How it all comes together …

The last few months I’ve been trying out a new process (yes, yes, yes – a process is the way it’s done [before the procedure of outline], and I’m talking about from Idea to Concept to Premise to Beat to Balance Sheet to [finally] Outline) and it’s proving a little difficult at certain points.

Don’t get me wrong – I love how it works, and I can see how (in the end) it will make my life so much easier (and the novels so much better), but when undertaking a new way of doing things, it is sometimes difficult to retain the focus to the new way. There’s always something that pops up its head and says ‘I’m much more juicy to chew on than that silly thing! Come play with me.’ Or: ‘That’s so hard – come play with me the way you used to.’

But the power and passion that comes from understanding the new process is (well, can be) All-Encompassing. I can feel the bits that lack the full gamut of story; I can stand up and walk around the picture I create with these things; I can feel the life of the characters as they do their thing (always remember: character in action [yes, still a weak point that has to be considered when outlining each scene]). It is power, and once I get my head around how to turn that switch on for each and every idea that compels the passionate embrace of a story unfolding, it will be worth it.

For the moment, I struggle through each section, each scene, each character arc. I put words in the final outline that sound like a good journey – and then I see how it could be made much more dramatic, with much higher stakes, and an outcome that evokes a full-body response in terms of emotion.

Well, that’s me – if by the time it’s finished and the context of that connection is still there, I’ll be the happiest chappie (writerly type) in the world (kitchen).

So, back to work (where’s that cat – he’s supposed to do this editing task?) to discover new things about how to make it betterer, gooderer, and uber-interesting (compelling, in fact).

And that brings me to the apprenticeship of writing. I’m the person who’s been doing the story thing since I was a kid, but when you have a life in the country, when you do country school stuff and have limited access to resources and personnel who could point the way – what is there to do [pre-internet, but even now internet is a variable thing out there]? And when you finish school, life insists you need to earn your way (and writing? who does that? layabouts, that’s who – get a real job!) by enslaving your soul to the multi-national (or worse, government).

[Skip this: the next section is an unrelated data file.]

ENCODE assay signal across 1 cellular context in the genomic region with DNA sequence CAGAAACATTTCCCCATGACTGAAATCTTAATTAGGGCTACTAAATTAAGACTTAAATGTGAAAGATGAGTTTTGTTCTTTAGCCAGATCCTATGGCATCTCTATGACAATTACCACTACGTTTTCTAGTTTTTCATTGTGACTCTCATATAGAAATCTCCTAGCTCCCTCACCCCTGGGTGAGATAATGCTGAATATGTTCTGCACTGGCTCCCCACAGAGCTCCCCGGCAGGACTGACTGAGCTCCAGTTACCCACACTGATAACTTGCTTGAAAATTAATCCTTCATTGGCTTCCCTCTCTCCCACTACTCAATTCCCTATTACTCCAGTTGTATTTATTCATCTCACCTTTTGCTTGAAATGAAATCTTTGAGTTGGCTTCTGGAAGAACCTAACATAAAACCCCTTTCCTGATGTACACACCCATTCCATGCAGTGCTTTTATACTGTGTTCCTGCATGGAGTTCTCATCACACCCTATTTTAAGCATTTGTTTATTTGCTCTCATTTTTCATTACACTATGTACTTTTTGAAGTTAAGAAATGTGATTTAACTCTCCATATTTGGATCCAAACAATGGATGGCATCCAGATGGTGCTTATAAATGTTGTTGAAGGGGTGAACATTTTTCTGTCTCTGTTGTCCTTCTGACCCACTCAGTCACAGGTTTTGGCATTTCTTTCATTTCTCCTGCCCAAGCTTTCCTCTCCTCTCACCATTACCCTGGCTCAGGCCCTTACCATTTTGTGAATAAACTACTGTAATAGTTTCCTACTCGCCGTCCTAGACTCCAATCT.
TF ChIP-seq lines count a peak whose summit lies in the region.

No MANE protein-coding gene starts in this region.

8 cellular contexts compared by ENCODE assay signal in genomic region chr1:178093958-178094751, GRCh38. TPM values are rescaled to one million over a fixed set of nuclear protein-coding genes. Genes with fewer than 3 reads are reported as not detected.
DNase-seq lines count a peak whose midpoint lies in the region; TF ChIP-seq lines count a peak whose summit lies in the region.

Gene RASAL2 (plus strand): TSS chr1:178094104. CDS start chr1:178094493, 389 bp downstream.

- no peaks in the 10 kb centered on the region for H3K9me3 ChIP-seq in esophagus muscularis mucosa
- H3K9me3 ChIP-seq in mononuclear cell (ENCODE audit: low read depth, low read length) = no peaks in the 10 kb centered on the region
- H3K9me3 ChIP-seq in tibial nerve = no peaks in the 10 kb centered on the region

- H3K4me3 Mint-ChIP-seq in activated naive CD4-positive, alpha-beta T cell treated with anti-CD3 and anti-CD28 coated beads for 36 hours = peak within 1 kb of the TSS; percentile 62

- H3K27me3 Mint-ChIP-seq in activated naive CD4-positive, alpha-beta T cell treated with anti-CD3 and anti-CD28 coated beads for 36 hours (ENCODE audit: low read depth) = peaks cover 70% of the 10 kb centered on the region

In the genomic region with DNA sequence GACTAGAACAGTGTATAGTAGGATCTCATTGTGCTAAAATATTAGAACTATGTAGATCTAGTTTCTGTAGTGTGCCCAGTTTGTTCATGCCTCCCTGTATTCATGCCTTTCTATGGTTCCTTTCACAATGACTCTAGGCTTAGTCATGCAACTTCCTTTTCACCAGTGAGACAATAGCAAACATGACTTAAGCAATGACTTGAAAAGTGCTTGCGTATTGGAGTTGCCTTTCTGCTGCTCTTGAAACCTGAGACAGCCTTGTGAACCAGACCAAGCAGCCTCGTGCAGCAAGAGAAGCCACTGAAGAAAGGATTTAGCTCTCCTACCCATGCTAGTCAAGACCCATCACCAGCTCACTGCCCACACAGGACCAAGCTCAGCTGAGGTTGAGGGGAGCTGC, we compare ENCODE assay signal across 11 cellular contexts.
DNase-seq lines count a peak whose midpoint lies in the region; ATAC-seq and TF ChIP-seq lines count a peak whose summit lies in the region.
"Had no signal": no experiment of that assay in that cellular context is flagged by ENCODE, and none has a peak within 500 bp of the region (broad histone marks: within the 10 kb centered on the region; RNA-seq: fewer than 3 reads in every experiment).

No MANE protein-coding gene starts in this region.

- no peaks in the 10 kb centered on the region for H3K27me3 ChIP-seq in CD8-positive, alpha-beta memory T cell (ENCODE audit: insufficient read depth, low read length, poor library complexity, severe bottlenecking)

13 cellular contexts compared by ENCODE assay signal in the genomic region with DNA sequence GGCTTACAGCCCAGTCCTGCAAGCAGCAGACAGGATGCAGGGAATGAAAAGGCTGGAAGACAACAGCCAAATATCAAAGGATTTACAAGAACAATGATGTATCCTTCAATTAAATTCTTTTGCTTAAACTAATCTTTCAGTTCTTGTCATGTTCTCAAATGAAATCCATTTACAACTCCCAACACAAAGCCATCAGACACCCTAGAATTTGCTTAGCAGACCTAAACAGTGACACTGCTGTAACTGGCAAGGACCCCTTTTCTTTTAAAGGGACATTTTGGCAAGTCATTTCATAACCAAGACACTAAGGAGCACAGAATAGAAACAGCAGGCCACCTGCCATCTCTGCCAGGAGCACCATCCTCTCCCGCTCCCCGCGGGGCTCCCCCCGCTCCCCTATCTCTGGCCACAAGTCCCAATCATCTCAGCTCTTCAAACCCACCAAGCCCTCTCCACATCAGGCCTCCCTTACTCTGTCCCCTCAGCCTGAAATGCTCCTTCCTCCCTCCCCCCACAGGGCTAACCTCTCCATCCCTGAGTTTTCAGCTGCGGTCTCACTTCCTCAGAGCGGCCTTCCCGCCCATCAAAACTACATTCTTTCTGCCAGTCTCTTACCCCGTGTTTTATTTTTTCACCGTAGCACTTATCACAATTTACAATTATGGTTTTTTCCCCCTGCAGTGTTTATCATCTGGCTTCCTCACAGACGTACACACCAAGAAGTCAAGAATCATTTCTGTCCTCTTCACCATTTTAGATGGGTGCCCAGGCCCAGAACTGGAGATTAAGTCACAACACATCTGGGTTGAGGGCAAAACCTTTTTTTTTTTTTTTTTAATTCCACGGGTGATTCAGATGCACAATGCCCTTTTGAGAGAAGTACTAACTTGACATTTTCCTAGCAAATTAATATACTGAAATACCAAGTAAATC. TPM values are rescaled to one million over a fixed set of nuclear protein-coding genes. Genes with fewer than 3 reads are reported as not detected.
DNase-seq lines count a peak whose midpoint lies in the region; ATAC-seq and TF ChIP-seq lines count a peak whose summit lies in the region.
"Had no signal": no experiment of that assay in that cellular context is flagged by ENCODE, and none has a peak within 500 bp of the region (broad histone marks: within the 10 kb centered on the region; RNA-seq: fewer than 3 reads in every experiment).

But now that’s over, and I’m free (sort of, still have to pay taxes, etc.) to put my words in the proper order to make them into stories that become novels that end up out there in the world. And it’s been a long and hard path, because first I had to learn things:

1. Everything’s changed, and the rules of novel are mucho different;
2. Most of the resources (books and tutors) are as much in the dark as everyone else;
3. The people who do know what they’re doing and talking about don’t talk to plebs (the ones who do are very hard to find – gold dust in the river of muddy life);
4. The words used are vague and wobbly – and big! – to make it harder to break through and in (and hide their vagueness of comprehension);
5. The young writer/s suffer the condescension of published author/s (yes, it happens).
01. One thing hasn’t changed: People still have the passion for putting story together.

BUT …

Now my apprenticeship is over. Last year I wrote several novels (yeah, a bit rough, or even a bit worse than rough) and what I learned through the process of doing that practical work, of keeping my eyes and ears open for what worked and what didn’t, and the act (verb) of continually seeking (see, my own journey) the Way. And I found it.

This year, I will write (and co-write) at least the number of books I wrote last year, but these ones will be not only be good, they will be better, and by the end of the year, I want to have the concept of Best in there.

Next year will be the Best Story I Ever Wrote (unless I get to it this year, of course).


So, back to work … … …

 

 

 

 

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